Blue Origin Plans To Begin Commercial Suborbital Research Flights in 2016

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WASHINGTON — Blue Origin expects to start launching commercial payloads on its New Shepard suborbital vehicle by the middle of next year, hoping to reinvigorate interest in flying experiments on such vehicles, a company official said Nov. 10.

Erika Wagner, Blue Origin business development manager. Credit: LinkedIn
Erika Wagner, Blue Origin business development manager. Credit: LinkedIn

Erika Wagner, business development manager for Blue Origin, said the company was making plans for another test flight of its New Shepard vehicle by the end of this year which, if successful, would keep the company on track for commercial flights of payloads, but not people, in 2016.

“We’re aiming for the second quarter of next year,” she said at a microgravity workshop organized by Houston-based NanoRacks, a company partnering with Blue Origin to provide standardized payload accommodations for experiments flying on New Shepard.

That schedule, she said, depends on the progress Blue Origin makes with test flights of the vehicle. The company launched New Shepard on an April 29 flight from its West Texas test site. Although the vehicle’s propulsion module failed to make a powered landing because of a problem with its hydraulics system, the rest of the vehicle performed well. “If you had been on board that flight, you would have had a great day,” she said.

The next test flight, she said, is planned to take place by the end of the year, a schedule that Blue Origin president Rob Meyerson also gave in an Oct. 7 speech at the International Symposium for Personal and Commercial Spaceflight in Las Cruces, New Mexico. Neither Meyerson nor Wagner said how many additional test flights the company expects to fly before beginning commercial payload flights.

Wagner added that the schedule for beginning commercial flights also depends on when the company receives its commercial launch license from the Federal Aviation Administration. The April flight of New Shepard took place under an experimental permit, which allows for tests of suborbital vehicles, but prohibits carrying payloads for hire.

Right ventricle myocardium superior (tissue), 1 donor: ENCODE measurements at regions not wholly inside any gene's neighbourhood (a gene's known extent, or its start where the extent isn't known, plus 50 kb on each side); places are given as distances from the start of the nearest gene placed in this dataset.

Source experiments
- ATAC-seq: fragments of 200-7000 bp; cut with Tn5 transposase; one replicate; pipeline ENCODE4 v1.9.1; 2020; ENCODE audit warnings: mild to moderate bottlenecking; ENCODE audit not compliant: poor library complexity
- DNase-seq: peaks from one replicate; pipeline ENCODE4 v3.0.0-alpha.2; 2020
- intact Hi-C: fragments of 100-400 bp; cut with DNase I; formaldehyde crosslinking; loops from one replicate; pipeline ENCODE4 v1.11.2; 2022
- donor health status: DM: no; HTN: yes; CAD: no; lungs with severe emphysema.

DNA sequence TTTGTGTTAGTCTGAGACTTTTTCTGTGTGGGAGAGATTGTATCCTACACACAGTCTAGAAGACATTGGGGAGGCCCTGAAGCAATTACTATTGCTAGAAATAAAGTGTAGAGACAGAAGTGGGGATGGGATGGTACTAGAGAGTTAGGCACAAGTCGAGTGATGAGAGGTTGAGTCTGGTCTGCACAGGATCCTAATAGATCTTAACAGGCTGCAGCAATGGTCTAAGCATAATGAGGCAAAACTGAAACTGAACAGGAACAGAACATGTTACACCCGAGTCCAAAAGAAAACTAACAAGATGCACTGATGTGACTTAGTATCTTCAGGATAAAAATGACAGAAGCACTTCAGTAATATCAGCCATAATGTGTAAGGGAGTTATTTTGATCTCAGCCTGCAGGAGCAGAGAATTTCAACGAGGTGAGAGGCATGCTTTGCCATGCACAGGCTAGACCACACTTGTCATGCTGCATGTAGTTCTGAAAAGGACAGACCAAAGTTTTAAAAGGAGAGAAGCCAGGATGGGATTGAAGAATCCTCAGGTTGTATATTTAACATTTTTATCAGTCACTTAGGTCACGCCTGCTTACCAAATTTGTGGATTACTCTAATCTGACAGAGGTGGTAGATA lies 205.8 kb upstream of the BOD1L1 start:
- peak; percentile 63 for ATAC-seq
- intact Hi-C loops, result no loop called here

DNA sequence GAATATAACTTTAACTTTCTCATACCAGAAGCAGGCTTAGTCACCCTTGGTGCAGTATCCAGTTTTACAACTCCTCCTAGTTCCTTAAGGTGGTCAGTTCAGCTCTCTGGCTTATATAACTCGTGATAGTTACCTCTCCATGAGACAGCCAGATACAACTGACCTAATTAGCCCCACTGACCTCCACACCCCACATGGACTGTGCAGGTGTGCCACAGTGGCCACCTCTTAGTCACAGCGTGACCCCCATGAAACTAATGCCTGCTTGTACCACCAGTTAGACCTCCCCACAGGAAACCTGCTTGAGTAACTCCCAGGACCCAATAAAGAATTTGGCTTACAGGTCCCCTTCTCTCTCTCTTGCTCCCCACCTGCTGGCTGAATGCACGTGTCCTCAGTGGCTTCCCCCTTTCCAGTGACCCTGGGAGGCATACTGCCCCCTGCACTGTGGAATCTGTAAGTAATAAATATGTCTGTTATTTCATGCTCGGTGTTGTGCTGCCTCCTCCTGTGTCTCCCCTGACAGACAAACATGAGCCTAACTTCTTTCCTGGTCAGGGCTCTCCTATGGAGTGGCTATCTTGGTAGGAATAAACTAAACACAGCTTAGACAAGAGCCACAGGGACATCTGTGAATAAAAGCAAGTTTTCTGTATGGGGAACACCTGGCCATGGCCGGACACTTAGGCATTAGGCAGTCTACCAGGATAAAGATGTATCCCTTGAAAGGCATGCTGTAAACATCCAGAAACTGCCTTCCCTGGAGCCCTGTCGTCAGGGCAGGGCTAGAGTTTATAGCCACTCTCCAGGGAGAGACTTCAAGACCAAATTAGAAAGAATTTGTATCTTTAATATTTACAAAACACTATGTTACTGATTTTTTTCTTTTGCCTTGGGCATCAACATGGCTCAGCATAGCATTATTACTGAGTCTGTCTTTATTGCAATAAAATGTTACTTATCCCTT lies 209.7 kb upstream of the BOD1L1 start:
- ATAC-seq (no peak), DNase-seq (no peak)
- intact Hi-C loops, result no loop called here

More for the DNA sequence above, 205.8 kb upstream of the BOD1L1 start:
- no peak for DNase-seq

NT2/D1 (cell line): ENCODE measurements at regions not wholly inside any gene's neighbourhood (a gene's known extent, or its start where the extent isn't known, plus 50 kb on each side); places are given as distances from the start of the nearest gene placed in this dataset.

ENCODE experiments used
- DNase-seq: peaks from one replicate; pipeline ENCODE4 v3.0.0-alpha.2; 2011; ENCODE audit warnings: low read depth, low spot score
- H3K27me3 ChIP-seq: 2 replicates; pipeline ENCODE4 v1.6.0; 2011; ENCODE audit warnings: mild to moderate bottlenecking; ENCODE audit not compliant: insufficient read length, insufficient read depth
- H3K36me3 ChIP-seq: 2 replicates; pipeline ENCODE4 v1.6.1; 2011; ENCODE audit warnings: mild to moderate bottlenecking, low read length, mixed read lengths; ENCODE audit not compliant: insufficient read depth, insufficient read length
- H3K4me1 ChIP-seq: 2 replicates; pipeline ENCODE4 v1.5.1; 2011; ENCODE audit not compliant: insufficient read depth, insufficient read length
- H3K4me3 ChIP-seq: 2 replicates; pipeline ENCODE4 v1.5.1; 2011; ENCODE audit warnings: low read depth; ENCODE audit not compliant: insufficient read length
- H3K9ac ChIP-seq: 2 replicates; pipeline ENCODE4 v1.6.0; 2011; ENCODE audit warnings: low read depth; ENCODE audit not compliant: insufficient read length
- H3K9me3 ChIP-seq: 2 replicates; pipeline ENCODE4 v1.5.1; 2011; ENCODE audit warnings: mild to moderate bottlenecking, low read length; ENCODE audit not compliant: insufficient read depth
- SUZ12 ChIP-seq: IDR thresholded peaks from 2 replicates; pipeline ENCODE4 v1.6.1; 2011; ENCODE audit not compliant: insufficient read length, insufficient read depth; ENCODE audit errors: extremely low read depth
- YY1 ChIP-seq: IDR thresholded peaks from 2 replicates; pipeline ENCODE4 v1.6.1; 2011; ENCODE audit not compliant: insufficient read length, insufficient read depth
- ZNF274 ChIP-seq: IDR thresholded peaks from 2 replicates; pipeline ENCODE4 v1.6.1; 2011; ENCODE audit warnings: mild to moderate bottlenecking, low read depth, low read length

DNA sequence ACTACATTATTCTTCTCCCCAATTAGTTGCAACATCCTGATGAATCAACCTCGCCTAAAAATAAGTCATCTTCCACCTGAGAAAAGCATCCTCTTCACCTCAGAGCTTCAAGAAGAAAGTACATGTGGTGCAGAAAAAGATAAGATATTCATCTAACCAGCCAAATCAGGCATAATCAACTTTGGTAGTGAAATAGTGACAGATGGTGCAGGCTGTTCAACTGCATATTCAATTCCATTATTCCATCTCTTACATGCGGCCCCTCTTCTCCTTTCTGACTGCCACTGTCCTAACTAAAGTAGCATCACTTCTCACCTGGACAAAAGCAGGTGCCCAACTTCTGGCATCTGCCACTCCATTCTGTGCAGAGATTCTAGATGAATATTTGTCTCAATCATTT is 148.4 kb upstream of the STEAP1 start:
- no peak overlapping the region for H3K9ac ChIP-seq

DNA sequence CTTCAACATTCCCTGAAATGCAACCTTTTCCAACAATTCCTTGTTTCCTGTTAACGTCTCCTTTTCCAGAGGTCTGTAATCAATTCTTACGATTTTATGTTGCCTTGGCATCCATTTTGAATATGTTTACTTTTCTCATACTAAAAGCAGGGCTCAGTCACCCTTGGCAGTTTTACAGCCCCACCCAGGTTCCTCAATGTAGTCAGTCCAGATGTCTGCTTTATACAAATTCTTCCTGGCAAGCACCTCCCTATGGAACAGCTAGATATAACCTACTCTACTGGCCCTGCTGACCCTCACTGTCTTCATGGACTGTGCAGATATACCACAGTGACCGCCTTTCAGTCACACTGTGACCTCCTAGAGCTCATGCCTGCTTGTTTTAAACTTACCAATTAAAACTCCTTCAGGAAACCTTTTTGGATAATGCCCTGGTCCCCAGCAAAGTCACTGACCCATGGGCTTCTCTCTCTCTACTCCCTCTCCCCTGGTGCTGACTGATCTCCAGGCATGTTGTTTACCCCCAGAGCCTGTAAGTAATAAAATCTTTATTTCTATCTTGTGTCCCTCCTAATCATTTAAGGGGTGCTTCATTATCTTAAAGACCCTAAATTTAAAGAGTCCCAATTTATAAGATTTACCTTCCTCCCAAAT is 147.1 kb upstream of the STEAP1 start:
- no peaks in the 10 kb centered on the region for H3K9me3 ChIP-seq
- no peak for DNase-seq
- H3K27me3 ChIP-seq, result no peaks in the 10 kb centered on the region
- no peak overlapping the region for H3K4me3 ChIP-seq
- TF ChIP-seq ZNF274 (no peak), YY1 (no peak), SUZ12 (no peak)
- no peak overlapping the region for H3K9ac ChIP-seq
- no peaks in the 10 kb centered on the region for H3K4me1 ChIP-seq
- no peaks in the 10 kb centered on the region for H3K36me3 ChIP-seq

The permit, though, does allow the company to fly payloads on the vehicle without charging. Wagner said that the company has several “pathfinder” payloads contributed by researchers that will fly on a New Shepard test flight in the next few months.

One of the people providing payloads for those test flights, Steven Collicott, a professor of aeronautics and astronautics at Purdue University, said he’s pleased with what he has seen so far from Blue Origin. “There’s a wealth of control, power and data options” for experiments, he said. “It’s really very impressive.”

The payload accommodations for experiments on New Shepard are similar to the middeck lockers used for International Space Station experiments, but Wagner said Blue Origin and NanoRacks, which handles payload sales and integration for New Shepard flights, can accommodate customized experiments as well. The companies are offering a special option for student experiments, similar in size to a two-unit cubesat, for $5,300.

Wagner also said that, as Blue Origin ramps up research flights, it will offer additional features for those payloads. Those include access to the capsule’s large windows, externally mounted experiments, and hands-on access to experiments by crewmembers during flight. While Blue Origin is planning to carry out dedicated research flights on a quarterly basis, she said the vehicle can be prepared for another flight within 24 hours for those experiments that require rapid turnaround.

Blue Origin’s activities come as interest in commercial suborbital research flights, which was strong several years ago, has faded as companies developing those vehicles suffered delays. Collicott, a member of the Commercial Spaceflight Federation’s Suborbital Applications Researchers Group, advocated for suborbital research in a talk at the annual meeting of the American Society for Gravitational and Space Research here Nov. 12.

“People say to me, ‘Well, the rocket’s aren’t flying. They’re not ready for me today,’” he said to an audience primarily of researchers. “My answer is, ‘That’s fine. Is your experiment ready today?’” In most cases, he said, they’re not, giving scientists time to seek funding and build experiment hardware as suborbital vehicles continue their development.

“Real flights are happening,” he added, noting that besides the development work by Blue Origin and other companies, he flew an experiment on a commercial sounding rocket launched by UP Aerospace from Spaceport America in New Mexico Nov. 6. “This is not a future endeavor.”